By George P. Matysek Jr.
As construction workers arranged yellow fall annuals and wiped down a wrought-iron fence at the Pope John Paul II Prayer Garden, Cardinal William H. Keeler surprised them.
His late-morning visit came a day before he helped dedicate the long-awaited outdoor sanctuary in downtown Baltimore Oct. 23, but a steady stream of visitors was already strolling the grounds – many of them pausing prayerfully before a granite wall to read an inscribed quote on religious freedom from Pope John Paul II.
A young man sat on a bench with his head bowed while an elderly couple snapped photos of the greenery.
Surveying the scene as he held his cane, Cardinal Keeler smiled. For the man whose vision made the garden possible, this is exactly how he had hoped the garden would be used.
“It’s very clear that people are interested in it,” said Cardinal Keeler, who established the garden as a lasting tribute to the late Polish pope’s 1995 visit to Baltimore.
“This is going to be an historic place that will be able to be used for moments of quiet in a city that has so much noise about it,” he said. “I’m just delighted and thrilled. It’s an excellent project.”
The visit of Pope John Paul II to Baltimore on Oct. 8, 1995 had a tremendous impact on the city in lifting up religious freedom, Cardinal Keeler said.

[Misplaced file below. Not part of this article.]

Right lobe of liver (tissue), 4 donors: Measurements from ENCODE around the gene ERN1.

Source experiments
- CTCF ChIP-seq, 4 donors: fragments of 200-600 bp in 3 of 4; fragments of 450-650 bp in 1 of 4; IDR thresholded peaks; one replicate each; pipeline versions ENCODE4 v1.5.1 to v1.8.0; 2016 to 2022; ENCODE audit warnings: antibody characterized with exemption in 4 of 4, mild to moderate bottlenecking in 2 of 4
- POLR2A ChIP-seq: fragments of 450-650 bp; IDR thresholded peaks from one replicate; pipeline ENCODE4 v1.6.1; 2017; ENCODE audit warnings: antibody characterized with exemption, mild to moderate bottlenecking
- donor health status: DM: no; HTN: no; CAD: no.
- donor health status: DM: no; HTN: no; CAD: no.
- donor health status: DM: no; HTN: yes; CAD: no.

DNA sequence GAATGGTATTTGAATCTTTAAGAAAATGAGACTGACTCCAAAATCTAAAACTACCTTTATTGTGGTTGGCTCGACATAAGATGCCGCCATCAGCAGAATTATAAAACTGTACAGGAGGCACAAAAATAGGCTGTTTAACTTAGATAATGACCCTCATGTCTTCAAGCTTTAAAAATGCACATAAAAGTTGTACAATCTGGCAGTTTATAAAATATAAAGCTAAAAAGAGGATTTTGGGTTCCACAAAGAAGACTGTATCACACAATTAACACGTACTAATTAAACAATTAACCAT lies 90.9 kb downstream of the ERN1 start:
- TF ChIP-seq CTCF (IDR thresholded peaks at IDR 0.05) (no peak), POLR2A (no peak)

“I pray that people of every background, of every race and creed will be able to use the garden,” he said. “Pope John Paul II himself was one who promoted interfaith harmony in a very personal way.”
It was a sometimes bumpy road to making the garden a reality. The archdiocese faced a lengthy struggle with a small group of historic preservationists who opposed tearing down a long-vacant, seven-story apartment building to make room for the garden. The dilapidated Rochambeau, built in 1906 and acquired by the archdiocese in 2001, was eventually demolished.
“The building that was there, as everybody in the neighborhood knows, was a dump,” said Cardinal Keeler. “Thank heavens, it is now history.”
The cardinal noted that the garden complements the Basilica of the National Shrine of the Assumption of the Blessed Virgin Mary and centers of Catholic outreach, including Catholic Charities’ My Sister’s Place and Basilica Place apartments for seniors.
Baltimore’s 14th archbishop said he has enjoyed watching the garden’s progress over the last six months. He can see it from his residence located behind the basilica on Charles Street.
At the dedication ceremony a day after strolling through the garden, Cardinal Keeler described the oasis as “holy ground.”
“May this garden reflect the splendor of (God’s) gifts of creation and show also your gifts of faith, hope and love,” he said.